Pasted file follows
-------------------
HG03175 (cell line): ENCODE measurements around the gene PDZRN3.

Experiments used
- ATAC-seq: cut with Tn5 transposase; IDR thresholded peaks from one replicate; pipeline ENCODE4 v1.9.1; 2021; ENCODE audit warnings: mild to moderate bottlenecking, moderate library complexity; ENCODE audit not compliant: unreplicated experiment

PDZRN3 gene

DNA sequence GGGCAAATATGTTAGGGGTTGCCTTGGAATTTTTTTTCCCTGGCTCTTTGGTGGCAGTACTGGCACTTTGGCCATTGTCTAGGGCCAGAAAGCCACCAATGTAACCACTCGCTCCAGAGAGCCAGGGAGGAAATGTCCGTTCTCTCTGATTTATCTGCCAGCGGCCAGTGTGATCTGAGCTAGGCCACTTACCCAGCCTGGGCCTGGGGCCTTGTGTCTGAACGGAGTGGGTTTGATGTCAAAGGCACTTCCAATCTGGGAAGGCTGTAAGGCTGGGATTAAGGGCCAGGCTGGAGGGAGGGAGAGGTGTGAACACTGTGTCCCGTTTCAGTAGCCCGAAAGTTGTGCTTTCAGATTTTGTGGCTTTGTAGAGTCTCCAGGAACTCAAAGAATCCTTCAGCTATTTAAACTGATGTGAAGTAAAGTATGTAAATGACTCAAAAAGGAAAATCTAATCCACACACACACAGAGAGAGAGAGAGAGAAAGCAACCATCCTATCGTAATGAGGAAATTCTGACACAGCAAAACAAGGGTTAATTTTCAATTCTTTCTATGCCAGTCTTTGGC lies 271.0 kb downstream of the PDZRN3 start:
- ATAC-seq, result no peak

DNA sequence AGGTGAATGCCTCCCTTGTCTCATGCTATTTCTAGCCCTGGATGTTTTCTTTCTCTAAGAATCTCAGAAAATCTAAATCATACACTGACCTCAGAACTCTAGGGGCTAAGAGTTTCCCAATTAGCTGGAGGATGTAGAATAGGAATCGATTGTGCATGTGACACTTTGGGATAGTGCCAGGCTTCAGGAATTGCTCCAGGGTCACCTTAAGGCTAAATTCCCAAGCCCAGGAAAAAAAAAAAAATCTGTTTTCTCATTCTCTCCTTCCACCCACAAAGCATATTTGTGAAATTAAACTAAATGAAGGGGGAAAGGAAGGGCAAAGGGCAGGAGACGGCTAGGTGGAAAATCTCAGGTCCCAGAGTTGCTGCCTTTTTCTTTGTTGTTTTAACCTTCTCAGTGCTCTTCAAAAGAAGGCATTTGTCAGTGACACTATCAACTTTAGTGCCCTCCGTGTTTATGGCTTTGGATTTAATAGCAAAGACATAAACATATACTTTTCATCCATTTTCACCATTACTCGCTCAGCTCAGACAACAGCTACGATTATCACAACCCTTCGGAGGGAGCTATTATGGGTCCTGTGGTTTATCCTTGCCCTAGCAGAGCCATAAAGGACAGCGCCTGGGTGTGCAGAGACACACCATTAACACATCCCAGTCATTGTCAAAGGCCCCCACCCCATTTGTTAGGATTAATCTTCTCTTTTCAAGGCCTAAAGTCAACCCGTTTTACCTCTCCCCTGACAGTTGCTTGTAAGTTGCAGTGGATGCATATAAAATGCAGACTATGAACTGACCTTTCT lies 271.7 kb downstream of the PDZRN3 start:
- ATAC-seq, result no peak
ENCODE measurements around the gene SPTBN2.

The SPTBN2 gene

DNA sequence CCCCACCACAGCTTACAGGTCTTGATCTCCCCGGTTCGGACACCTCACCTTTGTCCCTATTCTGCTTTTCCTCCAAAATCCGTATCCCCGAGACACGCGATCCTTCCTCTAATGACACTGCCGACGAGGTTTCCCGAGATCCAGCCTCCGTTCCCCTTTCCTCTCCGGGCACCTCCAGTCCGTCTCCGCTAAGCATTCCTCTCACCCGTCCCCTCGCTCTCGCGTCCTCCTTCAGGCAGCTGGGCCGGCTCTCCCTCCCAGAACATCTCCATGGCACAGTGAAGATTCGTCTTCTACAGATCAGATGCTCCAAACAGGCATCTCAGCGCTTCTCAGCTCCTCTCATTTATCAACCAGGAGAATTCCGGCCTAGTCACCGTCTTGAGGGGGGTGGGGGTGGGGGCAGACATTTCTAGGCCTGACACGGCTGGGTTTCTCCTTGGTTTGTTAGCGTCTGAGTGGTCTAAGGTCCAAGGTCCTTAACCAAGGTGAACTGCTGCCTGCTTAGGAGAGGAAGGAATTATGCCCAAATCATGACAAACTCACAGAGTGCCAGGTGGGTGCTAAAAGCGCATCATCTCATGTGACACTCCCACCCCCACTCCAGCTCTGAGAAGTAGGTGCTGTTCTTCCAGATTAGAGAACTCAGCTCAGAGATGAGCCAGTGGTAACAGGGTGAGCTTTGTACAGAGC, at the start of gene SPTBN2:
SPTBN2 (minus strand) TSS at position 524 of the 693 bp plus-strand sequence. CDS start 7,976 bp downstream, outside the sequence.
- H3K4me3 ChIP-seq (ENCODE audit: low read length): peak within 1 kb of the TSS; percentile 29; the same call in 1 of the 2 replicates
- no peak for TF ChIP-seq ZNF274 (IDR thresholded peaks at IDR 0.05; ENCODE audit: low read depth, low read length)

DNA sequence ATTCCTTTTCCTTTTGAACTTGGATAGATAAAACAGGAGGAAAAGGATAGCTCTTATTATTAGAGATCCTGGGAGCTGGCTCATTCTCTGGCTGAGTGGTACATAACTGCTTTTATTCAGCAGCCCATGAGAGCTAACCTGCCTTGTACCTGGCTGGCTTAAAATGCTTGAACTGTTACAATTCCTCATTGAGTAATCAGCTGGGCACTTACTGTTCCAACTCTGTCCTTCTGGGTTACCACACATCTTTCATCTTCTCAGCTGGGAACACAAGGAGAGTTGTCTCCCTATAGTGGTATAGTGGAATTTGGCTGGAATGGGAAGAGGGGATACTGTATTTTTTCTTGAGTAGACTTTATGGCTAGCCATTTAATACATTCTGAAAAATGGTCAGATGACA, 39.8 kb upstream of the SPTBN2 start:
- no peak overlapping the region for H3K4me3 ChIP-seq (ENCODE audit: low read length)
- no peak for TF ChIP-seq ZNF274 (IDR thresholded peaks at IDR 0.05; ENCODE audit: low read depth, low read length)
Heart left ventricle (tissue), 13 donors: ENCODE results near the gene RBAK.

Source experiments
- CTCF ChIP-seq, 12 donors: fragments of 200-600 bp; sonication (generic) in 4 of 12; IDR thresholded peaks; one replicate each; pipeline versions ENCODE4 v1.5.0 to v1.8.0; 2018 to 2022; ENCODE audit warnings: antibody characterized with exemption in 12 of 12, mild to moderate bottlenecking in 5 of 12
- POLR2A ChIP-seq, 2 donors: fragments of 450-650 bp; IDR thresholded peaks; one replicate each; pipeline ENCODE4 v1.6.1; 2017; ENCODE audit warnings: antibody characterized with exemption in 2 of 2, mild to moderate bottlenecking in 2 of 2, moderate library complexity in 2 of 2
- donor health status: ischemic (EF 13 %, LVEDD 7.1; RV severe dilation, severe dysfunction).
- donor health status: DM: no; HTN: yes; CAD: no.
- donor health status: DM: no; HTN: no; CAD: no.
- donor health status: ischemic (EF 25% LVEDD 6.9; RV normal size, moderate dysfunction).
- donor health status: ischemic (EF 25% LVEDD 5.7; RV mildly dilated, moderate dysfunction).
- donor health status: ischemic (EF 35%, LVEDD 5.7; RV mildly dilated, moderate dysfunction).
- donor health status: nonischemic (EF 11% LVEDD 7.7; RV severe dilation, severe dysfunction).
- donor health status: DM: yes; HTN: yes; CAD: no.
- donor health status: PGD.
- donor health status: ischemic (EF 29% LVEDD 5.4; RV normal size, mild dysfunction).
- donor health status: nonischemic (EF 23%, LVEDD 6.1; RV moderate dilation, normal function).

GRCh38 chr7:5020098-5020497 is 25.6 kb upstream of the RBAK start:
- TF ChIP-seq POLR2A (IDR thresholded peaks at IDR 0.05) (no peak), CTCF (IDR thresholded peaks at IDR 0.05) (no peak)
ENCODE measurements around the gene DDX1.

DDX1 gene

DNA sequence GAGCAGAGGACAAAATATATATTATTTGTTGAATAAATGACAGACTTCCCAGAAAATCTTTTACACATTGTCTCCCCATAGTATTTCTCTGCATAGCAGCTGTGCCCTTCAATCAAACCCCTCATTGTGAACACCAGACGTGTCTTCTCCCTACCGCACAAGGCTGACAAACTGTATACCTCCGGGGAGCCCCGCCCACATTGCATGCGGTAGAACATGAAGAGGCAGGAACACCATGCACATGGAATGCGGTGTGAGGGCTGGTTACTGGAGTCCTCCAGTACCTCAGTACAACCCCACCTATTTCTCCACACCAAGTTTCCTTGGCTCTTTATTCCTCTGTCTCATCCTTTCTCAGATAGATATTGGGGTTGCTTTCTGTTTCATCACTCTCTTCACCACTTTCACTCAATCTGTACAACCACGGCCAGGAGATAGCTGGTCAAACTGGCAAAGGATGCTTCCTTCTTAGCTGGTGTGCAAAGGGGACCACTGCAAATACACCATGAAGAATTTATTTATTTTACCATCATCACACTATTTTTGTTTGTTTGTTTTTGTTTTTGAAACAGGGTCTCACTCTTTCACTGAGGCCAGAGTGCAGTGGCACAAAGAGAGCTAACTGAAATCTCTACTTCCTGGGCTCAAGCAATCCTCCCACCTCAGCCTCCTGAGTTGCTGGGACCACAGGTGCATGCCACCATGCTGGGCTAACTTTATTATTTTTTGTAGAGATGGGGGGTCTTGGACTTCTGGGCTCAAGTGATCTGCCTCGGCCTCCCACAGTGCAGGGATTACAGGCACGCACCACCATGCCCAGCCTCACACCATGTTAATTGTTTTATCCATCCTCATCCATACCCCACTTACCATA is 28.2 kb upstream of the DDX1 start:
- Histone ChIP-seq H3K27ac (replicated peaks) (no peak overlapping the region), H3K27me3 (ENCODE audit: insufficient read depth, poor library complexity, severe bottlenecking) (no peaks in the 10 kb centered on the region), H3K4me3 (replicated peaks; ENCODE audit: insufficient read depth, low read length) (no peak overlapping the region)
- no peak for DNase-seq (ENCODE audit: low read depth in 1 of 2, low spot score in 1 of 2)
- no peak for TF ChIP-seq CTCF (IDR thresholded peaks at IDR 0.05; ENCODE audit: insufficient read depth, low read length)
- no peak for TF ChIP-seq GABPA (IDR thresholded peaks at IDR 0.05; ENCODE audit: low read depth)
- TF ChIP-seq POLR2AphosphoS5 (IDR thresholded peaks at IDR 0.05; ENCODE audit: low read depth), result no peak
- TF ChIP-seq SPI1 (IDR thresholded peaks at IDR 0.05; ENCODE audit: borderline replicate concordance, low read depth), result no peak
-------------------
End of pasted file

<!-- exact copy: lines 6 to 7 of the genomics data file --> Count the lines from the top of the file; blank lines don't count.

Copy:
- ATAC-seq, result no peak

DNA sequence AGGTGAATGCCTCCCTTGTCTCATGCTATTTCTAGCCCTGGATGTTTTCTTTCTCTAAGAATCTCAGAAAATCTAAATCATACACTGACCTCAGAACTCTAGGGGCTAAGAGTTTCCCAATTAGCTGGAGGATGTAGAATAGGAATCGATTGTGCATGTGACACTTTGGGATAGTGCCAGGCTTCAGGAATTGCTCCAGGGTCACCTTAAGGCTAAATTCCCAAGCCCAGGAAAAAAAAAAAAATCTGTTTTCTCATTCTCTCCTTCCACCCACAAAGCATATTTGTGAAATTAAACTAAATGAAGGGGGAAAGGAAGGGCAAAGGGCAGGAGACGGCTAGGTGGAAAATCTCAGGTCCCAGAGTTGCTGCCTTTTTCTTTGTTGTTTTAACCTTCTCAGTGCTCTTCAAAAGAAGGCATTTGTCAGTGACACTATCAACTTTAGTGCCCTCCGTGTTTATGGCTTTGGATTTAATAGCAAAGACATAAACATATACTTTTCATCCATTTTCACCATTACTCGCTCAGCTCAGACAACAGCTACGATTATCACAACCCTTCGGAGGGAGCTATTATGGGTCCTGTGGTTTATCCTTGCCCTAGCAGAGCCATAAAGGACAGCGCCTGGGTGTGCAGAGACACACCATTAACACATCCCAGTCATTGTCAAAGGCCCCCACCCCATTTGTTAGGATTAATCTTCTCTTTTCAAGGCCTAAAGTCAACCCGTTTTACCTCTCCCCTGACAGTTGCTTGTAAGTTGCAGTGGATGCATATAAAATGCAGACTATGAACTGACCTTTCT lies 271.7 kb downstream of the PDZRN3 start: